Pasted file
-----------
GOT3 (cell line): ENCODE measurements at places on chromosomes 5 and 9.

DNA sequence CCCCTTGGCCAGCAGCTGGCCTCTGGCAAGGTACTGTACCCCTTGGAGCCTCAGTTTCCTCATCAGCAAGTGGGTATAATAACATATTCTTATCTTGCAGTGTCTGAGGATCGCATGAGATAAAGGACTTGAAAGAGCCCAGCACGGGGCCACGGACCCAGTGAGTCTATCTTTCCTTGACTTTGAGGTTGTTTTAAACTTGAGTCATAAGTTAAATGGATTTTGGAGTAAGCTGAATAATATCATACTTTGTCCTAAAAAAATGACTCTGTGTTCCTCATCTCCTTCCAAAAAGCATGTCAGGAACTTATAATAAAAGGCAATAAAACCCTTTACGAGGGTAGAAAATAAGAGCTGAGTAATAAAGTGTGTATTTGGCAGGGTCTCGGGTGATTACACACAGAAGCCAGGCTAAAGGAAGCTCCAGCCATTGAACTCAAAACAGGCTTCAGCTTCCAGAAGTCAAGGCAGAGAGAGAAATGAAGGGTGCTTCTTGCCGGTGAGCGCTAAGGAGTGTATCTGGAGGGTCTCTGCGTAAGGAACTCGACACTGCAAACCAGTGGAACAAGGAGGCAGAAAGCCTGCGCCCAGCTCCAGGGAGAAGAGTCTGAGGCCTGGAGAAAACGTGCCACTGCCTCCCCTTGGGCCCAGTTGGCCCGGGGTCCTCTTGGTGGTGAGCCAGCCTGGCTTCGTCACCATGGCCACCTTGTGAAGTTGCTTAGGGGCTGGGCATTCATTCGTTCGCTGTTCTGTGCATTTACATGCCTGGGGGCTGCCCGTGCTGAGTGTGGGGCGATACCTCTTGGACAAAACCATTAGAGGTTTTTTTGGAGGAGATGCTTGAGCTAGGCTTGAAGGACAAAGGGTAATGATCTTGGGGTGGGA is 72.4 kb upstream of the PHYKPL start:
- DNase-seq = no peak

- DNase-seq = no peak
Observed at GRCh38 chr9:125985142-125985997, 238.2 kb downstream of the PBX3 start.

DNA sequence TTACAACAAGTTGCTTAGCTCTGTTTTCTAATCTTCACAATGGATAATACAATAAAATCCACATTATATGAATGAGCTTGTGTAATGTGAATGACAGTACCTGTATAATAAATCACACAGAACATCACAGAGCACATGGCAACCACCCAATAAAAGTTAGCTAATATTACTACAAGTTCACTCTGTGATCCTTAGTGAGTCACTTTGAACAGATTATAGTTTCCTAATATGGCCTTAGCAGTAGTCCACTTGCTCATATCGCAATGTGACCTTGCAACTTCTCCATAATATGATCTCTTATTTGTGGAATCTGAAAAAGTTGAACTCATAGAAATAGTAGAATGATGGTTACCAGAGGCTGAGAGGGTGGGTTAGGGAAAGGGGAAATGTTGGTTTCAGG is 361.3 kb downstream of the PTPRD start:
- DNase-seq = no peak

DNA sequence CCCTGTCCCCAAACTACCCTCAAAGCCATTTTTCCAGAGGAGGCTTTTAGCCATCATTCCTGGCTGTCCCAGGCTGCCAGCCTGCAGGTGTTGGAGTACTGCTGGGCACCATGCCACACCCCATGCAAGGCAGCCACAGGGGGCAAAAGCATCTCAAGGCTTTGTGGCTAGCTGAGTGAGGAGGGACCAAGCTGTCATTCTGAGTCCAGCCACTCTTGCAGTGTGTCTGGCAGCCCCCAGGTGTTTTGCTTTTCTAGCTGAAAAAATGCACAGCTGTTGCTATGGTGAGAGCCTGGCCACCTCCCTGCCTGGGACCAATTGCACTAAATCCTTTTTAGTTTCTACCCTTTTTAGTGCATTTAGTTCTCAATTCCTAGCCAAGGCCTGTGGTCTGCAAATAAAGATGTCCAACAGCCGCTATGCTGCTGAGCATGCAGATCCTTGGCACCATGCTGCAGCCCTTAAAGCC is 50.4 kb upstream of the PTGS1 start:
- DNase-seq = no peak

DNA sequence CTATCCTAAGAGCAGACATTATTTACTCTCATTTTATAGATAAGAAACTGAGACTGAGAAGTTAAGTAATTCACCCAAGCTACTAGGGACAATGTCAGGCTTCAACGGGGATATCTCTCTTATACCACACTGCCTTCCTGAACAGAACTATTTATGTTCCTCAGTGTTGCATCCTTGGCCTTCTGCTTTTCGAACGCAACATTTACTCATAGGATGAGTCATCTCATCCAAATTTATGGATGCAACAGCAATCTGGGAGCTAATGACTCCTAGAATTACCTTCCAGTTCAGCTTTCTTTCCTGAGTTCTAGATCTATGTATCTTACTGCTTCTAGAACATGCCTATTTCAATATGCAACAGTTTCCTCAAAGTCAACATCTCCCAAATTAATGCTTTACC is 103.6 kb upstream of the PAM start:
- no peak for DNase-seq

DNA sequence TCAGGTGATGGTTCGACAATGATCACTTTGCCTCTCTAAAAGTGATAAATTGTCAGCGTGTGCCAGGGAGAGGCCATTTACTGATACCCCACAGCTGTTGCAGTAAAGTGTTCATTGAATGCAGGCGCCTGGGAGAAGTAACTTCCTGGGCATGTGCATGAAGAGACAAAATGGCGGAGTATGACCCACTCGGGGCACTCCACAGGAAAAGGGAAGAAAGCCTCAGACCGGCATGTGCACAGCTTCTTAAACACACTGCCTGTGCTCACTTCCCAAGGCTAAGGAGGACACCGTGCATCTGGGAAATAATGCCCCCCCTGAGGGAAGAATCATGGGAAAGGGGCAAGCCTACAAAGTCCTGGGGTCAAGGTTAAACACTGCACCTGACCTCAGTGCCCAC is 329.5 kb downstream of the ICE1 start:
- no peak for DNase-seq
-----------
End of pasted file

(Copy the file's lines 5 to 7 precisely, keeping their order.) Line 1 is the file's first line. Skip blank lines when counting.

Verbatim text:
Observed at GRCh38 chr9:125985142-125985997, 238.2 kb downstream of the PBX3 start.

DNA sequence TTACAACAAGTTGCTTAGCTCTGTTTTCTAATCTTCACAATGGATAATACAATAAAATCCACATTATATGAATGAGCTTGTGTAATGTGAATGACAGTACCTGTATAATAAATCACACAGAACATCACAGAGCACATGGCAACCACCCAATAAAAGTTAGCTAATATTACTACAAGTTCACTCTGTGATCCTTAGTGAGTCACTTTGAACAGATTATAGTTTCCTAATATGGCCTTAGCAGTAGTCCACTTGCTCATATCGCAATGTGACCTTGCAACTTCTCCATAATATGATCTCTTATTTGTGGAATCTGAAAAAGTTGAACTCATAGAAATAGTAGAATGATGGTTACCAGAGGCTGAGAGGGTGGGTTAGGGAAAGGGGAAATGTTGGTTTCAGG is 361.3 kb downstream of the PTPRD start:
- DNase-seq = no peak